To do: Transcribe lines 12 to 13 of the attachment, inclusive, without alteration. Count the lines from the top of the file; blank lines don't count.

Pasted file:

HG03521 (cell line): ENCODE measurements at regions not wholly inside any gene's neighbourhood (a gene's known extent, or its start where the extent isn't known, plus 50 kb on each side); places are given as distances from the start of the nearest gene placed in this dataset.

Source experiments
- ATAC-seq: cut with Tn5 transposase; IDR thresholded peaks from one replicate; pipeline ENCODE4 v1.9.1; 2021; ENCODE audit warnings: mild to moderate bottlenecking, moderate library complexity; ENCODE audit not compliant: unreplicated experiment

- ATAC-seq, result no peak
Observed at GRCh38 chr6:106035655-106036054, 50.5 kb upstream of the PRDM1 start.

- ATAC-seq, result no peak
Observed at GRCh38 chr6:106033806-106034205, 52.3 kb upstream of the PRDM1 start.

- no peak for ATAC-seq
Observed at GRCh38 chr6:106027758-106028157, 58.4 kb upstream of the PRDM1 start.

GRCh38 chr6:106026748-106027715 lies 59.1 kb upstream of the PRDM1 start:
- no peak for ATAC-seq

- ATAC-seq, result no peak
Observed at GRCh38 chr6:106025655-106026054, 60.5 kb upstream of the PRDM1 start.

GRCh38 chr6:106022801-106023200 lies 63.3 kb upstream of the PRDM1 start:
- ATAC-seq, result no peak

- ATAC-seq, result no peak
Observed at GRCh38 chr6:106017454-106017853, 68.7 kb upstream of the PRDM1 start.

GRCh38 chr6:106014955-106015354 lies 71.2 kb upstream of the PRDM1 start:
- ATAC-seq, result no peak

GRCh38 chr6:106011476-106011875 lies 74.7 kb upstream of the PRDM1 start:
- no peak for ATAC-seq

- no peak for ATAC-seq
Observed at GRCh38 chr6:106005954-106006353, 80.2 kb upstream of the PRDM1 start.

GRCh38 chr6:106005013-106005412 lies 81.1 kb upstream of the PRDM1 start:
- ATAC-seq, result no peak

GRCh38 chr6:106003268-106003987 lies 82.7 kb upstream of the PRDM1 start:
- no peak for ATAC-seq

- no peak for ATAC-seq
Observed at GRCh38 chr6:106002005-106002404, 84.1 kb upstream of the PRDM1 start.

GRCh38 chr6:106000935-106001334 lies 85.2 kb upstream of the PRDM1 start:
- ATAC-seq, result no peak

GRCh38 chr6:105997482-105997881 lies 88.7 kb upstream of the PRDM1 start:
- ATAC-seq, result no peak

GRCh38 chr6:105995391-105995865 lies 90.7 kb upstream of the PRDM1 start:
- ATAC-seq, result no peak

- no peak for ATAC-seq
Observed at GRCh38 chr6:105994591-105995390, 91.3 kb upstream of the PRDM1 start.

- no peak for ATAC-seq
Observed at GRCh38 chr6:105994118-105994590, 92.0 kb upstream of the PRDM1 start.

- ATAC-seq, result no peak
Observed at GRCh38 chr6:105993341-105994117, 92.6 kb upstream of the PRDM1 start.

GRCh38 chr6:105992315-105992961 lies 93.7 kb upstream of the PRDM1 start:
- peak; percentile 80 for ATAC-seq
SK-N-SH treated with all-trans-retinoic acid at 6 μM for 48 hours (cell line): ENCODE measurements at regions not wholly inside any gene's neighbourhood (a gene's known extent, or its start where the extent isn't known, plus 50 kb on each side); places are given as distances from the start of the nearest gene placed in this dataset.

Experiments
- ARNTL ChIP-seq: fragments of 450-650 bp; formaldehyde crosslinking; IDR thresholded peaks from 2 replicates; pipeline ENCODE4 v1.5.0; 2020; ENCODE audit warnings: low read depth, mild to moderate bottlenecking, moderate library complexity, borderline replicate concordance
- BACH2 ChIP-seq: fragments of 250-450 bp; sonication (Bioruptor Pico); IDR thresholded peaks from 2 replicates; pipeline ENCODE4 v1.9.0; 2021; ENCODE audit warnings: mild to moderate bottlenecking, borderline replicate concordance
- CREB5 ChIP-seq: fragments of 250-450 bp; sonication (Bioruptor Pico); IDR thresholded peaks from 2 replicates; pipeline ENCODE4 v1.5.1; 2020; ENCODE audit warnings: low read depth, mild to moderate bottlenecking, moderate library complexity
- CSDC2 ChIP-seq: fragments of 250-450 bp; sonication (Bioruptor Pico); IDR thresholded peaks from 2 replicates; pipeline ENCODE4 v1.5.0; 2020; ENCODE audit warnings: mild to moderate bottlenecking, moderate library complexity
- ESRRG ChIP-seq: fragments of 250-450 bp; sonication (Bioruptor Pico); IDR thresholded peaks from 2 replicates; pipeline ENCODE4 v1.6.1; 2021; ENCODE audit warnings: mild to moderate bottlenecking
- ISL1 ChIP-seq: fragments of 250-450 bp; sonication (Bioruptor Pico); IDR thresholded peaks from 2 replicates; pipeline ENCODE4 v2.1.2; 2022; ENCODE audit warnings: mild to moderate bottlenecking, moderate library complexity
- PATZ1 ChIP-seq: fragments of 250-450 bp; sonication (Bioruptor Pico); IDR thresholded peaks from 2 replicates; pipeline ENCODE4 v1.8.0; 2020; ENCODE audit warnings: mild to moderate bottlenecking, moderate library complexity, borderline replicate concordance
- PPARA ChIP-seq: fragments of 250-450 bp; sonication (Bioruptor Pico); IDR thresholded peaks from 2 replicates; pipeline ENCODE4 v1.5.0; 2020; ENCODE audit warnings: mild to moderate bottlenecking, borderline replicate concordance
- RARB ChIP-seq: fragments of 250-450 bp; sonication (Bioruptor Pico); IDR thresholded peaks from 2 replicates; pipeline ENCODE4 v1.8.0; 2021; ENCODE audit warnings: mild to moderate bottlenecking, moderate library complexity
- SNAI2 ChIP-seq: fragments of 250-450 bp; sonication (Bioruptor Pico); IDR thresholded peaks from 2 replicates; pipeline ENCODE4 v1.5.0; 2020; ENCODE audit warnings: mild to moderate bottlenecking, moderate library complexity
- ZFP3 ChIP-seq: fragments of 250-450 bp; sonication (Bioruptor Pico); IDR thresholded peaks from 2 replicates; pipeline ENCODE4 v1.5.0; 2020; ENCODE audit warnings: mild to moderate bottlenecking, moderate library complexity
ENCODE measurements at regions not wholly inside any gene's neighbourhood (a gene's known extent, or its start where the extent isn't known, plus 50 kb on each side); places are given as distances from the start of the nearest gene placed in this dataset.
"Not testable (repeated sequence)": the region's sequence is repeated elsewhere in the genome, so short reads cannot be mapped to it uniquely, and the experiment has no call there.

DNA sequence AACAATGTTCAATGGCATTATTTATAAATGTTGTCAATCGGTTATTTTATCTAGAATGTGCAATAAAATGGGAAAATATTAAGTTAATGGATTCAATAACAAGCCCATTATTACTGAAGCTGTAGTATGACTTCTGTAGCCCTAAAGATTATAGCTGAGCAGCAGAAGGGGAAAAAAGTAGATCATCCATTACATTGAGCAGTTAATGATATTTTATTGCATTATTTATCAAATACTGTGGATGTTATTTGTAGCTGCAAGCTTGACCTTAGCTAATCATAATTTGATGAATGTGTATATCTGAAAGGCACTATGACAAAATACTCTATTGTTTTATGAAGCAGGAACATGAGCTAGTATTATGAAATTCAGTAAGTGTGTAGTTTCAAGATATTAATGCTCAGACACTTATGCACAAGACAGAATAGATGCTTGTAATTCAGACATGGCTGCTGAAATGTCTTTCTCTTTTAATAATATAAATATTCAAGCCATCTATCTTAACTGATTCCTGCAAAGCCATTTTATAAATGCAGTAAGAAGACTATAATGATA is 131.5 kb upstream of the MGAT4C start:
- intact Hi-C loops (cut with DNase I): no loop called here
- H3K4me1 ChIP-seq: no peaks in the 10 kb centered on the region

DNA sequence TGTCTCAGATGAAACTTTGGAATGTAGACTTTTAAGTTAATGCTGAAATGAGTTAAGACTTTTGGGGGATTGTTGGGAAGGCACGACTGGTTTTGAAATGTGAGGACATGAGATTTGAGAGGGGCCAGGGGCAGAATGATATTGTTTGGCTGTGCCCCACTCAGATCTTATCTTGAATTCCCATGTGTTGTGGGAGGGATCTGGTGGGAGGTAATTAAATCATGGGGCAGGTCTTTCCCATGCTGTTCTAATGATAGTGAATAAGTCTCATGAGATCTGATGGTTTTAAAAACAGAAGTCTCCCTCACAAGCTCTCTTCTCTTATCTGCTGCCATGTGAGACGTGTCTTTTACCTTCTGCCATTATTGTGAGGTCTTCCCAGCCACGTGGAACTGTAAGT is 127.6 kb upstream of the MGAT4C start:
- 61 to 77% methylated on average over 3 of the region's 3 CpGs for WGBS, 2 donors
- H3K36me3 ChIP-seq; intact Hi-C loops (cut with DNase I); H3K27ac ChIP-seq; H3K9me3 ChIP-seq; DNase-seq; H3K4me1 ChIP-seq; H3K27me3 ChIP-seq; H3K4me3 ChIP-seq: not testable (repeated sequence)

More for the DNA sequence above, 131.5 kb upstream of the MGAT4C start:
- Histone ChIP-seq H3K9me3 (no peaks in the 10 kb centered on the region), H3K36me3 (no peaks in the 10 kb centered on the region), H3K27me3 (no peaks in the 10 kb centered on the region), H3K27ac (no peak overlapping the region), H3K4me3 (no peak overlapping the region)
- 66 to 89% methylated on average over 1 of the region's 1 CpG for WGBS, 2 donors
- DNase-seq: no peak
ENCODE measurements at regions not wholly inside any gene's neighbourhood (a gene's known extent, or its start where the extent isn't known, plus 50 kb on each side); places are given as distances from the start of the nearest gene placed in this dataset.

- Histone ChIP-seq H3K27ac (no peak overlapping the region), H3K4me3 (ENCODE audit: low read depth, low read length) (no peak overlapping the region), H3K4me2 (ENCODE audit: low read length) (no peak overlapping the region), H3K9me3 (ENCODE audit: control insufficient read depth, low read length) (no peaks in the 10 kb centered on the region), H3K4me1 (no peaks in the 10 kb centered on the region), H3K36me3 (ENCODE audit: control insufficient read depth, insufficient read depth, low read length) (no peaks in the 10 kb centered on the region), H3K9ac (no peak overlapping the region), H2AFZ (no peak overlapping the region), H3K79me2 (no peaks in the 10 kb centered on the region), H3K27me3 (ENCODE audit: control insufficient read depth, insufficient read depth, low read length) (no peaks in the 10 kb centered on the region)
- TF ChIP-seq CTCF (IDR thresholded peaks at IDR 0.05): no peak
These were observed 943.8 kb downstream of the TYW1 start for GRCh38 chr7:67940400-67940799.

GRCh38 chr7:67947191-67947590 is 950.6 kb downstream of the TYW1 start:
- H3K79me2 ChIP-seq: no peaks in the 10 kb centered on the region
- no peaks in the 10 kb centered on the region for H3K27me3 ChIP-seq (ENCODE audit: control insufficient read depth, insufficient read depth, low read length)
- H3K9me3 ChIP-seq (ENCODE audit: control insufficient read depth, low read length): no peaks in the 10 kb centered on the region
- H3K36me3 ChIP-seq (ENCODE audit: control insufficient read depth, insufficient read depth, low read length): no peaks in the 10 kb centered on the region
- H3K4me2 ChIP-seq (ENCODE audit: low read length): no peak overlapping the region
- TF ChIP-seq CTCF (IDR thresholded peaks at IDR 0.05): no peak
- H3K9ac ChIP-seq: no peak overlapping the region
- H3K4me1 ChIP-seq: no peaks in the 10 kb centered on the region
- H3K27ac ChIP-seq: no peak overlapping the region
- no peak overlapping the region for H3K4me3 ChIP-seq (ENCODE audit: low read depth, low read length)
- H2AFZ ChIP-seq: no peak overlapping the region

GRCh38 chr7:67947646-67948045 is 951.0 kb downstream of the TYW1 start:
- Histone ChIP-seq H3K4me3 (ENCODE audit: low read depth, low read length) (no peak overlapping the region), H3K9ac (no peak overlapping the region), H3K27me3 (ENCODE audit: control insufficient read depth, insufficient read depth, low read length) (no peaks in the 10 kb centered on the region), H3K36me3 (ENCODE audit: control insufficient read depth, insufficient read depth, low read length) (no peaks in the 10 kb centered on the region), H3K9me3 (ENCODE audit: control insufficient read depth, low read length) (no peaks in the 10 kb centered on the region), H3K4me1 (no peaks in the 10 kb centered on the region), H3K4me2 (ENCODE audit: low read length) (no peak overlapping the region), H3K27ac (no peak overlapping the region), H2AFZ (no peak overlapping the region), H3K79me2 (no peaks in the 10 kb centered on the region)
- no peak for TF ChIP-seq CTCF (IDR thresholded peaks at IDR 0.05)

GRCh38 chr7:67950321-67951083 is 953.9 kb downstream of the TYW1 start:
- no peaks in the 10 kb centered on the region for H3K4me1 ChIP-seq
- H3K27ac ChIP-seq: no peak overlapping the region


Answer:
- ATAC-seq, result no peak
Observed at GRCh38 chr6:106025655-106026054, 60.5 kb upstream of the PRDM1 start.